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The fifth book in J.K. Rowling's Harry Potter series follows the darkest year yet for our young wizard, who finds himself knocked down a peg or three after the events of last year. Somehow, over the summer, gossip (usually traced back to the magic world's newspaper, the Daily Prophet) has turned Harry's tragic and heroic encounter with Voldemort at the Triwizard Tournament into an excuse to ridicule and discount the teen. Even Professor Dumbledore, headmaster of the school, has come under scrutiny by the Ministry of Magic, which refuses to officially acknowledge the terrifying truth that Voldemort is back. Enter a particularly loathsome new character: the toadlike and simpering ("hem, hem") Dolores Umbridge, senior undersecretary to the Minister of Magic, who takes over the vacant position of Defense Against Dark Arts teacher--and in no time manages to become the High Inquisitor of Hogwarts, as well. Life isn't getting any easier for Harry Potter. With an overwhelming course load as the fifth years prepare for their Ordinary Wizarding Levels examinations (O.W.Ls), devastating changes in the Gryffindor Quidditch team lineup, vivid dreams about long hallways and closed doors, and increasing pain in his lightning-shaped scar, Harry's resilience is sorely tested.
Harry Potter and the Order of the Phoenix, more than any of the four previous novels in the series, is a coming-of-age story. Harry faces the thorny transition into adulthood, when adult heroes are revealed to be fallible, and matters that seemed black-and-white suddenly come out in shades of gray. Gone is the wide-eyed innocent, the whiz kid of Sorcerer's Stone. Here we have an adolescent who's sometimes sullen, often confused (especially about girls), and always self-questioning. Confronting death again, as well as a startling prophecy, Harry ends his year at Hogwarts exhausted and pensive. Readers, on the other hand, will be energized as they enter yet again the long waiting period for the next title in the marvelous, magical series. (Ages 9 and older) --Emilie Coulter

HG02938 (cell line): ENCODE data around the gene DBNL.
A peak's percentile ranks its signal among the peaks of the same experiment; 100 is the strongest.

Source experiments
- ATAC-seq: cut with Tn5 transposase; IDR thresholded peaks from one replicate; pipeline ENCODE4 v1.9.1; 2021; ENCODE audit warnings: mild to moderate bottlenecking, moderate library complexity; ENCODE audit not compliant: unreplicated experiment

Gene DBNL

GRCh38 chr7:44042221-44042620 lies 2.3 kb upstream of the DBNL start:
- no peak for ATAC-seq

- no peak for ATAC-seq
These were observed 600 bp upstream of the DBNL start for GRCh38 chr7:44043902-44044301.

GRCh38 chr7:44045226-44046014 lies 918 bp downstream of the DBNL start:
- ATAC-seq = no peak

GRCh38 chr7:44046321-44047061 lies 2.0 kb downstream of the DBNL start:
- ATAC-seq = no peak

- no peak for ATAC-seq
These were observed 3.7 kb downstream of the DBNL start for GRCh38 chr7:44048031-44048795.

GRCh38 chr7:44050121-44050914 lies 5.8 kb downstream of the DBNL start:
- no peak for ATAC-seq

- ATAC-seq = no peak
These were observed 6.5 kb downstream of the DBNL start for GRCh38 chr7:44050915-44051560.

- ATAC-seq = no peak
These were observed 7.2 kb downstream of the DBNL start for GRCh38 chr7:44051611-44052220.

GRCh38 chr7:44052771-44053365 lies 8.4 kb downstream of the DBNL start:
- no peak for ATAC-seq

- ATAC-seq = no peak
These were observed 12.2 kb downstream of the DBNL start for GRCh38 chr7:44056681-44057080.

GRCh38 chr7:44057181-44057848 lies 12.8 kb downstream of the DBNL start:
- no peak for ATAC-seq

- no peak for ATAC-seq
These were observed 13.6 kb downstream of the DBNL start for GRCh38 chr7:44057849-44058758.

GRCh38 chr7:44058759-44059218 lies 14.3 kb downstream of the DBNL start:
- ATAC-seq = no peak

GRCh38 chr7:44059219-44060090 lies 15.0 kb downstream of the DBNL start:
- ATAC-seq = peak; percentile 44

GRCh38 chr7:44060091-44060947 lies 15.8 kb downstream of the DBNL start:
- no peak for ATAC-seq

I finished reading this book in three days because I could not put it down.
The tone was much darker than in the previous books, but like with all of JK Rowling's books this was a book where I had to just keep turning the pages.
This book balances everything I love in a great story: action, plot, romance, and great characters.
I have read all of the Harry Potter books 4 times each & am working on my 5th time around. It's a lot easier to read them now that I don't have to hold those big heavy books, I... Read morePublished 2 days ago by deanna walsworth
Harry Potter is the best, obviously. This edition, however, still has quite a few mistakes. It's rather odd things. Out of place words, words in the wrong order, etc. Read morePublished 4 days ago by amanda
In this, the fifth Harry Potter book, Harry spends his summer watching the news, waiting for some sign that Lord Voldemort is on the march, only to find nothing. Read morePublished 4 days ago by Kurt A. Johnson
I knew I was enjoying this immensely when I would get frustrated at events as they were unfolding. So engrossed was I in the story that I would read for hours at a time. Read morePublished 6 days ago by Philip A. McClimon
I love the Harry Potter series and this book is awesome. Harry is 15 now and he seems especially, let's just say EMOTIONAL in this book. Read morePublished 8 days ago by never-ending smiles37
This is one of my least favorite books in the series, but it still deserves 5 stars. Excellent read, outstanding series!Published 8 days ago by Kendal Lautzenheiser